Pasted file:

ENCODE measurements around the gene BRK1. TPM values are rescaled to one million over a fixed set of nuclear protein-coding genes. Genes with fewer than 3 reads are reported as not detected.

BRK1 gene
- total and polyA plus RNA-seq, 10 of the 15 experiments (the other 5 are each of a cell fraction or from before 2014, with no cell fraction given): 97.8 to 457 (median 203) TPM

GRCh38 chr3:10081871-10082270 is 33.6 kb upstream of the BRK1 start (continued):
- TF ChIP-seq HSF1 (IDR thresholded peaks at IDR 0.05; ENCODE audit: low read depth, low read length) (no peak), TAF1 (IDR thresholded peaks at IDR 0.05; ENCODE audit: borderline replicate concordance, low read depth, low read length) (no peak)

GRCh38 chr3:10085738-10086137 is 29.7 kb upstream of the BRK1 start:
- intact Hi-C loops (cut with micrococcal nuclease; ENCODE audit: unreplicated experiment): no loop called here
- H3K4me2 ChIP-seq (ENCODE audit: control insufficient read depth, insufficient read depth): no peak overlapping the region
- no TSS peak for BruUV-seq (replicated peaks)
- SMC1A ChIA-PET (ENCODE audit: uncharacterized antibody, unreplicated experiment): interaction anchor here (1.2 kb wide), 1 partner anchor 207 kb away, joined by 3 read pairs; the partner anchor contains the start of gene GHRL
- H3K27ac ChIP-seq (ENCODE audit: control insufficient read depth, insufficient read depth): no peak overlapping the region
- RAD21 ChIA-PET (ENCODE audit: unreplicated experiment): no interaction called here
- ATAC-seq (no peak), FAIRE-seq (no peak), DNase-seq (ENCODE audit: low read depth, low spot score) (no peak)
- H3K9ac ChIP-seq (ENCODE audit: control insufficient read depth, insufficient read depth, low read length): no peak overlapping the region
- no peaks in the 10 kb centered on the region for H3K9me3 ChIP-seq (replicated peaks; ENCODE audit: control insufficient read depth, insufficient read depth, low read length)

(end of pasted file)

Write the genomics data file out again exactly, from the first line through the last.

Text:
ENCODE measurements around the gene BRK1. TPM values are rescaled to one million over a fixed set of nuclear protein-coding genes. Genes with fewer than 3 reads are reported as not detected.

BRK1 gene
- total and polyA plus RNA-seq, 10 of the 15 experiments (the other 5 are each of a cell fraction or from before 2014, with no cell fraction given): 97.8 to 457 (median 203) TPM

GRCh38 chr3:10081871-10082270 is 33.6 kb upstream of the BRK1 start (continued):
- TF ChIP-seq HSF1 (IDR thresholded peaks at IDR 0.05; ENCODE audit: low read depth, low read length) (no peak), TAF1 (IDR thresholded peaks at IDR 0.05; ENCODE audit: borderline replicate concordance, low read depth, low read length) (no peak)

GRCh38 chr3:10085738-10086137 is 29.7 kb upstream of the BRK1 start:
- intact Hi-C loops (cut with micrococcal nuclease; ENCODE audit: unreplicated experiment): no loop called here
- H3K4me2 ChIP-seq (ENCODE audit: control insufficient read depth, insufficient read depth): no peak overlapping the region
- no TSS peak for BruUV-seq (replicated peaks)
- SMC1A ChIA-PET (ENCODE audit: uncharacterized antibody, unreplicated experiment): interaction anchor here (1.2 kb wide), 1 partner anchor 207 kb away, joined by 3 read pairs; the partner anchor contains the start of gene GHRL
- H3K27ac ChIP-seq (ENCODE audit: control insufficient read depth, insufficient read depth): no peak overlapping the region
- RAD21 ChIA-PET (ENCODE audit: unreplicated experiment): no interaction called here
- ATAC-seq (no peak), FAIRE-seq (no peak), DNase-seq (ENCODE audit: low read depth, low spot score) (no peak)
- H3K9ac ChIP-seq (ENCODE audit: control insufficient read depth, insufficient read depth, low read length): no peak overlapping the region
- no peaks in the 10 kb centered on the region for H3K9me3 ChIP-seq (replicated peaks; ENCODE audit: control insufficient read depth, insufficient read depth, low read length)